But if it’s too late or too much hassle to send care packages to everyone on the virtual guest list, prompting people to pony up their own candles shortly before the event begins is just as good. It would add a certain sacramental edge to the occasion to ask your Zoomers to light their candles in solemn unison. In general, anything that guests can do “together” despite their distance helps give your virtual Thanksgiving a sense of structure and ritual. Manufacturing some sense of ritual is the key ingredient. Otherwise, not everyone needs to have the same menu. (Remember, polling – America’s favorite foolproof science – tells us that most people dislike at least one staple Thanksgiving dish.) But every household can probably agree to prepare one recipe in common. If it’s traditional for two relatives to prep a certain dish together, they might have a separate Zoom session exclusively for simultaneous cooking and kitchen chitchat. If you keep your virtual Thanksgiving “gathering” judiciously short, you might humor those predisposed to replicate the experience of hourslong inert togetherness by all agreeing to watch The National Dog Show
As most of us know by now, virtual events – especially of the fun-for-the-whole-family variety – are nearly impossible to execute well. Nearly impossible, but not completely. According to the good folks at Country Living , sending invitations and creating a consistent “vision” or “visual concept” is key to tricking your scattered attendees into feeling as though they’re in the same place. You might think seeing the familiar faces of your family and friends lined up on your screen should accomplish the intended effect. But a little planning ahead could make the whole thing much more bearable... If everyone on the Thanksgiving Zoom received a package in the week leading up to the holiday, for instance, containing a candle and a table cloth or a placemat and centerpiece – or, in the true spirit of forced family fun, a set of instructions and materials to make your own centerpiece – you’d end up with a “visual concept” that transcends the screen. (And, in all likelihood, it would end up a precious keepsake that you’ll spend years guiltily debating whether to throw out or save for posterity so that they can then feel bad about not really wanting it either.)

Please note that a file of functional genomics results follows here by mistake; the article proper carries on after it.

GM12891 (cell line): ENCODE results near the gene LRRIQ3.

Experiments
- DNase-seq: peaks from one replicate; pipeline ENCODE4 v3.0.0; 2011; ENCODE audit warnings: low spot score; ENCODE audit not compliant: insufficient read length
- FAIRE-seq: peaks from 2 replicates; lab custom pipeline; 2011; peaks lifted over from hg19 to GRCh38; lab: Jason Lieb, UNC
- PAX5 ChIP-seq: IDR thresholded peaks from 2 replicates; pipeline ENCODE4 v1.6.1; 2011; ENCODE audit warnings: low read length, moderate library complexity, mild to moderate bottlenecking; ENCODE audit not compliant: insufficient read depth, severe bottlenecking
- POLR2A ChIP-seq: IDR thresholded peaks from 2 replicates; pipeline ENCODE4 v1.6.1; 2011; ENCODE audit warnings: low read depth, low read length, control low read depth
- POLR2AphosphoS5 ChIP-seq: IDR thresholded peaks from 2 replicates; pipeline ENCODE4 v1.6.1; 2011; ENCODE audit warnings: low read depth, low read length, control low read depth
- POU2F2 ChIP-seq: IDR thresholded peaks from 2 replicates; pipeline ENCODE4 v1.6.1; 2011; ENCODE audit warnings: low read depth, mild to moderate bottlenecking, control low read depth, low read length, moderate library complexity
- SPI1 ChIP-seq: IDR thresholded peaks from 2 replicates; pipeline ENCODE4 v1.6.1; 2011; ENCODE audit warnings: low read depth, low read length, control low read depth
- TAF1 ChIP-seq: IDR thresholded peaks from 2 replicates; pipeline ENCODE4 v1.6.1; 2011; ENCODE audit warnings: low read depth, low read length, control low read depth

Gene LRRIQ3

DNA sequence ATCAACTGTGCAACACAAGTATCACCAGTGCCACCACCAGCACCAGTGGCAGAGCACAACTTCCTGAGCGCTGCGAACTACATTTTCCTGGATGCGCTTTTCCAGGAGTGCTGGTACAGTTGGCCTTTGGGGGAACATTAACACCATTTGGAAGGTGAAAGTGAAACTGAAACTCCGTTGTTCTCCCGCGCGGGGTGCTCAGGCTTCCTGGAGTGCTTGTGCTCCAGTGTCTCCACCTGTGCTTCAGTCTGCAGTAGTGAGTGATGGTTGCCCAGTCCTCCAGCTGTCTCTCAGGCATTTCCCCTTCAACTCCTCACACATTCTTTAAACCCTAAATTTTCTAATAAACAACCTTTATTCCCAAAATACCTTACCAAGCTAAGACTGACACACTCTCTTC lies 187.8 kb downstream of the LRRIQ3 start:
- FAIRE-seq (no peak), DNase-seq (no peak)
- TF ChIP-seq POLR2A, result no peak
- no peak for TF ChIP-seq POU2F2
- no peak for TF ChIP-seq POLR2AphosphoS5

You might think seeing the familiar faces of your family and friends lined up on your screen should accomplish the intended effect. But a little planning ahead could make the whole thing much more bearable...
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